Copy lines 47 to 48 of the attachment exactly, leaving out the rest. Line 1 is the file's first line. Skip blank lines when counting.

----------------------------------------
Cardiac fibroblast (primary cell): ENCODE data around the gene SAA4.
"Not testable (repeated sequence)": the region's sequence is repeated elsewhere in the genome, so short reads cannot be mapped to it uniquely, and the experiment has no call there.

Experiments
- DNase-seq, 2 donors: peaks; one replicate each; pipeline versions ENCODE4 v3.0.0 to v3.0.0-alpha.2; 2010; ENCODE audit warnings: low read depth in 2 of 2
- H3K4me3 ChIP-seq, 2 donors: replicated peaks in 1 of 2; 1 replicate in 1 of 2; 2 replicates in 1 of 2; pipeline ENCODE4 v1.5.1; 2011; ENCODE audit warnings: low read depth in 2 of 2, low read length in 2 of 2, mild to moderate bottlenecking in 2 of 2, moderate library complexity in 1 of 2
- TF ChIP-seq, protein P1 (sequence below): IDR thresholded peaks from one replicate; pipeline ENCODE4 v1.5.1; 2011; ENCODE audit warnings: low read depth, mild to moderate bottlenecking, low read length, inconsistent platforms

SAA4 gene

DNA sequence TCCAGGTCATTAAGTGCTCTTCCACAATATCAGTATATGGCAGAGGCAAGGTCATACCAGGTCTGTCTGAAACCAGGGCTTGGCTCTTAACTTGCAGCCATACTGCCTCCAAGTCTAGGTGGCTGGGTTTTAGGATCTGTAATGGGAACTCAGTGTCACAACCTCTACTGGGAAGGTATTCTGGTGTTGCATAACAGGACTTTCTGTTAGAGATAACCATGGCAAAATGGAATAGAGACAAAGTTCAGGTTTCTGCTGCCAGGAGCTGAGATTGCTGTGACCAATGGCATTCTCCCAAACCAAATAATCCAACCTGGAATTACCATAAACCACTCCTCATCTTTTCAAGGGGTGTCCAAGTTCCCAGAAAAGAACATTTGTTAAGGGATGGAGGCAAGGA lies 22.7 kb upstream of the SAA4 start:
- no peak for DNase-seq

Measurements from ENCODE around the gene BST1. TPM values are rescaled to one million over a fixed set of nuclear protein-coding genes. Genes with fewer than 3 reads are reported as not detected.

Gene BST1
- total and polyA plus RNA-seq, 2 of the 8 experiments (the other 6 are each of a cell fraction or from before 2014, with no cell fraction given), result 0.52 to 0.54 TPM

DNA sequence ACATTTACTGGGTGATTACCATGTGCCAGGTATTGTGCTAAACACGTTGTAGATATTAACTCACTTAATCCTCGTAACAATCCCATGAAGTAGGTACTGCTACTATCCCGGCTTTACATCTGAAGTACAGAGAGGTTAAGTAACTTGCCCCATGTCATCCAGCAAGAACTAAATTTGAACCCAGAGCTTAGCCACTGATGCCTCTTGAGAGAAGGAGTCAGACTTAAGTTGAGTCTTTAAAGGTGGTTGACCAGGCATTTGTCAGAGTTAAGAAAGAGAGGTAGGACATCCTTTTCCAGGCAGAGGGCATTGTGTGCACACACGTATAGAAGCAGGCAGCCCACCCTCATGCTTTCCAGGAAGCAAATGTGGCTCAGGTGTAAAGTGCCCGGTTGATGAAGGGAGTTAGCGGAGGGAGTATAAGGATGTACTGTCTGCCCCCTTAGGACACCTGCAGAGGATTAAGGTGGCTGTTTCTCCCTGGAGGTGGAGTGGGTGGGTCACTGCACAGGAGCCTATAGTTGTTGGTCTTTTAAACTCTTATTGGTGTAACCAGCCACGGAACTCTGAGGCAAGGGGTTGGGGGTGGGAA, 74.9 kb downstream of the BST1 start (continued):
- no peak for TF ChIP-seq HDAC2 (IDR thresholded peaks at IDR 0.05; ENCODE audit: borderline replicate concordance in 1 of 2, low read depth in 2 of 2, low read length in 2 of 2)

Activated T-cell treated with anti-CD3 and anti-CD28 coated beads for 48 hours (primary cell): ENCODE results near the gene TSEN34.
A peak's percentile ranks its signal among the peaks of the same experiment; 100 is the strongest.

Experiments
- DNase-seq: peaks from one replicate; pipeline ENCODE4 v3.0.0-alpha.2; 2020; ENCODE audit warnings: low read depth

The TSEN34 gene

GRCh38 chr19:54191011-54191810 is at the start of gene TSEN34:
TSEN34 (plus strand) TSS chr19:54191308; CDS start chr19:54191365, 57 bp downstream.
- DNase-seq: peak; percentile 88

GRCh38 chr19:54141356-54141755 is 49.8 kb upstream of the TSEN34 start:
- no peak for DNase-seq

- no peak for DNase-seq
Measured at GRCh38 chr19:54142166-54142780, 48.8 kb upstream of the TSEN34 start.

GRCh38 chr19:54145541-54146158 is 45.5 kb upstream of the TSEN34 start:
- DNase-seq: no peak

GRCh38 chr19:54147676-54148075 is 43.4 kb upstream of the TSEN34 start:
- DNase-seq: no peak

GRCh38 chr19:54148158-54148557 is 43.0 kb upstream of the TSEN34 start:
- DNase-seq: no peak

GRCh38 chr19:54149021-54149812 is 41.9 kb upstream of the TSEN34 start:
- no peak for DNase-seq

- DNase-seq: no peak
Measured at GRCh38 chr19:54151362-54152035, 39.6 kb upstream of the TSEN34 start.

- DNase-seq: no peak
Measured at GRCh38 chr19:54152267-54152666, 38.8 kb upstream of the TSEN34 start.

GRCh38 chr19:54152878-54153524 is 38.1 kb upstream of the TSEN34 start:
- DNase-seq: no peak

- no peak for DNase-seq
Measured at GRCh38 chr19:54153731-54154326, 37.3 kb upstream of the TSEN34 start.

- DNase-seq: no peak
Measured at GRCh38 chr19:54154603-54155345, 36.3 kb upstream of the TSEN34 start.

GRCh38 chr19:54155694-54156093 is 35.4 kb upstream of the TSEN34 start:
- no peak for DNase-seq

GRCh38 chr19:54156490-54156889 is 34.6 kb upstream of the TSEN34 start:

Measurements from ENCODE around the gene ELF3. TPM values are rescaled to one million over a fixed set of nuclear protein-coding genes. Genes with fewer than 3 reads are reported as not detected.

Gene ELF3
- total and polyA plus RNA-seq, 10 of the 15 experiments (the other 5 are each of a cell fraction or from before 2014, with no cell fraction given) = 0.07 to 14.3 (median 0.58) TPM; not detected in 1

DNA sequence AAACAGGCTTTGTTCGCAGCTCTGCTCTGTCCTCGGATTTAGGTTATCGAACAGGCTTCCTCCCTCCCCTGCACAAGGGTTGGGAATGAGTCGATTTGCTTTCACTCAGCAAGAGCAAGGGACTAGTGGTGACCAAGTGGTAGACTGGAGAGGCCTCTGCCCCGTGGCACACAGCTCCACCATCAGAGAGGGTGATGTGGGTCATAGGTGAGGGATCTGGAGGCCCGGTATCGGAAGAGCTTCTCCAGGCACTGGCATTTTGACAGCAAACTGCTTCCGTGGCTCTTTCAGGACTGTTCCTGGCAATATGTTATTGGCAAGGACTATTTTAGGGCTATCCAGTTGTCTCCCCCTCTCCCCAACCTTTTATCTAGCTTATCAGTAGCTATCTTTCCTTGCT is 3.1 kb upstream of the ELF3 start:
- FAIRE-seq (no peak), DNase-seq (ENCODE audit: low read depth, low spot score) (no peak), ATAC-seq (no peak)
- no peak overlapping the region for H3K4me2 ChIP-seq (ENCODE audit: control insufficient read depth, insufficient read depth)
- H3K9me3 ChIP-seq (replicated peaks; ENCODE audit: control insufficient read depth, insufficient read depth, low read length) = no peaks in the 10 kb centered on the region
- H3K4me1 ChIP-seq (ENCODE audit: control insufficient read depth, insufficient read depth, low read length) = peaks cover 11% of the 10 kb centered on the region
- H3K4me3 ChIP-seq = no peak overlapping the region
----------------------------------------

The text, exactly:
GRCh38 chr19:54156490-54156889 is 34.6 kb upstream of the TSEN34 start:

Measurements from ENCODE around the gene ELF3. TPM values are rescaled to one million over a fixed set of nuclear protein-coding genes. Genes with fewer than 3 reads are reported as not detected.